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IMF chides Russia over slowing reforms, economy
By Julie Tolkacheva

MOSCOW, Feb 13 (Reuters) - The International Monetary Fund chided Russia on Thursday for policies it said were slowing economic growth, and called on the government to speed up structural reforms.

The Fund also said Russia's central bank should concentrate more on cutting inflation. However, analysts blamed lax budget policy and not the central bank for high prices, and doubted that the government would rush to follow the IMF's advice.

"The large fiscal and external surpluses of recent years have placed Russia in a strong position to deal with a deterioration in the external environment," the IMF said in a statement after a two-week mission.

"A revival of structural reforms combined with a flexible but cautious approach to macroeconomic policies will be needed to foster sustained and broad-based growth," it added.

But most analysts said the government was more focused on parliamentary elections in December and presidential polls four months later than on proceeding faster with reforms.

"I wouldn't expect a speeding up of reforms right after the statement," said Yevgeny Gavrilenkov, chief economist at Troika Dialog investment bank. "It will happen after the elections."

Russia has not borrowed from the IMF since 1999.

"The role of the IMF has changed dramatically. The IMF is now a speaking partner. We have very competent people in the government... who know these issues themselves," said Peter Westin, a senior economist at Aton brokerage.


The prospect of elections appears to have prompted ministers to put the brakes on potentially unpopular structural reforms.

Russia under President Vladimir Putin has conducted a successful tax reform and plans further tax cuts. A reform of the telecoms sector is also being implemented successfully.

However, a key reform of national power utility UES (EESR.RTS), planned for two years, has so far borne little fruit. Investors are disgruntled while infrastructure decays.

The State Duma lower house of parliament debates electricity reform bills in a second reading on Friday and is likely to approve the legislation after months of wrangling. But the government has said nothing for a year of plans to reform the world's largest natural gas company, Gazprom (GAZPPE.RTS) (GAZP.MO.(GAZPq.L).

Alexei Zabotkine, chief economist and co-strategist at UFG, said that reforms had not slowed enough to generate concern.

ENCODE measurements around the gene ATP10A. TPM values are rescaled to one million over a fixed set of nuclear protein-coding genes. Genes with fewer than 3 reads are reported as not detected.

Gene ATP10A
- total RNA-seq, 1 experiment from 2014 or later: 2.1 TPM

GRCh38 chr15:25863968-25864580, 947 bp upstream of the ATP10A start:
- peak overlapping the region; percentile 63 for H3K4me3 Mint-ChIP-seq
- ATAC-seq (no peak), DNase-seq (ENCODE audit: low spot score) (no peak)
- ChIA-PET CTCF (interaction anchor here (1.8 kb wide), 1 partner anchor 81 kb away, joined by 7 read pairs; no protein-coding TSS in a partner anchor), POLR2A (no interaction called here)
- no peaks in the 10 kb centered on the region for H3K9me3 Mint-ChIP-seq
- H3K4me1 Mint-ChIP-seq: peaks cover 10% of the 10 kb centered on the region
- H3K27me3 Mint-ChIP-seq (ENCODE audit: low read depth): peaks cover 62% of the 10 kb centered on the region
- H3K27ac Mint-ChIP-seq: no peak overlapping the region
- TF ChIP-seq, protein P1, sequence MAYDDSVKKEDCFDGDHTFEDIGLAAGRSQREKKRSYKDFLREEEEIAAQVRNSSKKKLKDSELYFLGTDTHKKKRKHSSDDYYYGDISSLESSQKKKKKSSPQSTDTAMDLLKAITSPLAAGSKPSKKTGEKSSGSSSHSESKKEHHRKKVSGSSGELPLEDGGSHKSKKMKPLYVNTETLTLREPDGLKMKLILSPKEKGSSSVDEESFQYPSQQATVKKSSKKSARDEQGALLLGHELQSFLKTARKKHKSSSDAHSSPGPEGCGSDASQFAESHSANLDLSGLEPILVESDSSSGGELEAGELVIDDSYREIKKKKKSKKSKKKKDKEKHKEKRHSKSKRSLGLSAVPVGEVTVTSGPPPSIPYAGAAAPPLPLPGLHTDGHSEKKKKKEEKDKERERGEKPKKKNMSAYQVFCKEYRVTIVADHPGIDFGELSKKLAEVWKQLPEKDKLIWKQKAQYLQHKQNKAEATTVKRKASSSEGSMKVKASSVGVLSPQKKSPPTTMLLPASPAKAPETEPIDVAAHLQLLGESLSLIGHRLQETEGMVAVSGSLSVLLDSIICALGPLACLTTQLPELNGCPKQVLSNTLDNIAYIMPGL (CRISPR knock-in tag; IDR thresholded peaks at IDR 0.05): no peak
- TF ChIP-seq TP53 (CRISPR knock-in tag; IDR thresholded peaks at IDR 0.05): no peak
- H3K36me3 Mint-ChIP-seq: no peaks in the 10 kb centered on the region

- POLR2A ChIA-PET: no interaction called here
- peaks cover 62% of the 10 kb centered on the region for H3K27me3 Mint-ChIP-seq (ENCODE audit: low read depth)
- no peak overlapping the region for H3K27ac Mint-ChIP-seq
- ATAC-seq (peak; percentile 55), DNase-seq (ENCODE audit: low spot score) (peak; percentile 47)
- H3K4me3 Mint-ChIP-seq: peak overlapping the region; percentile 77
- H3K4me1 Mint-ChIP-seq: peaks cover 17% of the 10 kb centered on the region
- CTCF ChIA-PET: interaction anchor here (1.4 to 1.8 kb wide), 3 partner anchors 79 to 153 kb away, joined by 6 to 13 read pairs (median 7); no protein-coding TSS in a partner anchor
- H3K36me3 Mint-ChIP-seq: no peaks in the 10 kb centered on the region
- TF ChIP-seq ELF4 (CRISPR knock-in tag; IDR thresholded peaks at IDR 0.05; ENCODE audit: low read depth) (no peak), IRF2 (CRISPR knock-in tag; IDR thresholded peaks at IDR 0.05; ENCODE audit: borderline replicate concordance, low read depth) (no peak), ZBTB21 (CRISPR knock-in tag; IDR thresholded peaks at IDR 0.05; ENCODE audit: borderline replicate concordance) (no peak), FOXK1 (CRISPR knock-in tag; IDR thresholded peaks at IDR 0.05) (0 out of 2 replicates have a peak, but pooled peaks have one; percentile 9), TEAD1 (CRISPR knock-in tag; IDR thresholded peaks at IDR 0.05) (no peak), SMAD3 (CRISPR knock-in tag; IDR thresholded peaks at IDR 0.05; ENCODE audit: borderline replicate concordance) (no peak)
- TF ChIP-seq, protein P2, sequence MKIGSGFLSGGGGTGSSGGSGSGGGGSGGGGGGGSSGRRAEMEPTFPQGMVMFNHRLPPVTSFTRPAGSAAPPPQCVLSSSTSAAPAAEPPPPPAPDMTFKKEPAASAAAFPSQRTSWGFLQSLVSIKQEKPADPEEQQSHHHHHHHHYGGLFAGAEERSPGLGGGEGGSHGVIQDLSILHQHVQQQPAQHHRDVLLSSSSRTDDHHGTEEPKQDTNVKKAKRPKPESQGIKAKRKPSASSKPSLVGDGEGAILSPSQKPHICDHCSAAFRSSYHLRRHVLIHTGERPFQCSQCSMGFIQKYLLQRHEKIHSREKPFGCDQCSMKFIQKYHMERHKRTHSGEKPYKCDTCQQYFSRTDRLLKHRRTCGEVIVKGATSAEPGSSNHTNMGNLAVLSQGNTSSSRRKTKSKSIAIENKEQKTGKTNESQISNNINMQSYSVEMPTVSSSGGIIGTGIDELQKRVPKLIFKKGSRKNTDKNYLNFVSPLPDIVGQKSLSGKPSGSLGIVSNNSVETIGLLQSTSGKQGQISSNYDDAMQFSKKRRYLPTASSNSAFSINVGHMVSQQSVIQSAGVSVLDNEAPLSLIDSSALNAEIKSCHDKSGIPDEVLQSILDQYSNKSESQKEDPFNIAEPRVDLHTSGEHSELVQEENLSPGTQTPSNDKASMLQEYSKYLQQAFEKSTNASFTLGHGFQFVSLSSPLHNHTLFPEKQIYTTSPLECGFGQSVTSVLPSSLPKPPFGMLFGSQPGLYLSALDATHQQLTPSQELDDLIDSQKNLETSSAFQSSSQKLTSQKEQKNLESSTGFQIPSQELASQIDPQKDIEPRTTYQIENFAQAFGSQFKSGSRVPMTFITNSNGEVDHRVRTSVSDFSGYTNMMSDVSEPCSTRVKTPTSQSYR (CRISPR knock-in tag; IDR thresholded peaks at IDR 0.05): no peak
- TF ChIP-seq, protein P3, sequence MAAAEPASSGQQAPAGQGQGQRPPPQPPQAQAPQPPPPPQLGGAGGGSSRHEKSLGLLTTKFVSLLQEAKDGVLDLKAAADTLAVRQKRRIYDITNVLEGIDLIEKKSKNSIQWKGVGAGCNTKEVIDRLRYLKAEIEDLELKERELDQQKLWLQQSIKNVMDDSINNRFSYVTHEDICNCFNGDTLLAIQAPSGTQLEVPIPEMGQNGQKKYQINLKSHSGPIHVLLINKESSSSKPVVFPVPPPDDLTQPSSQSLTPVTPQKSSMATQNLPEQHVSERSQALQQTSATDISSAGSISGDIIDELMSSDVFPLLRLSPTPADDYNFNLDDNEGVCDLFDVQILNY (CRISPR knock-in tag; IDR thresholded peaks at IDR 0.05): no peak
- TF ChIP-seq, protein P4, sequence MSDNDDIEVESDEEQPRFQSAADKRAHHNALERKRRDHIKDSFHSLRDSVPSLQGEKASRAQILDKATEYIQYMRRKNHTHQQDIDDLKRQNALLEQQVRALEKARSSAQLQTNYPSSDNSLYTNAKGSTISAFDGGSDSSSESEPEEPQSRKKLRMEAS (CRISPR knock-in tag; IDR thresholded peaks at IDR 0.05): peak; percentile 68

"Rumours that reforms have slowed down are exaggerated," he said. "The Duma is likely to pass electricity reform bills, which are very liberal and radical...The approval of such a law means a lot in an election year."


The IMF also called on the central bank to give "higher priority to steadily reducing inflation."

"If oil prices remain strong, revenues from oil sector taxation will be higher than assumed in the 2003 budget and this windfall should be saved, followed by a tightening of underlying fiscal policy in 2004, to reduce pressures for real appreciation of the rouble and so support growth," the IMF said.

But analysts said the central bank had no power to regulate prices while the government was pushing electricity, gas, railway and communal services prices closer to international levels and raising pensions and wages to public employees.

"In small economies like Russia's, financial policies are more important for inflation than monetary policy," Gavrilenkov said.

Zabotkine said Russia should not be too zealous in fighting inflation, saying this made little sense while some prices were being pulled up to world levels, creating inflationary fears.

"In such a case, the effect of strengthening monetary policy is much smaller than the damage from a stronger rouble and lower supply of money in the economy," he said.

"The IMF is overdramatising the situation. It is using its standard phrases that there is room for improvement. But I do not think there is too much room of this sort."

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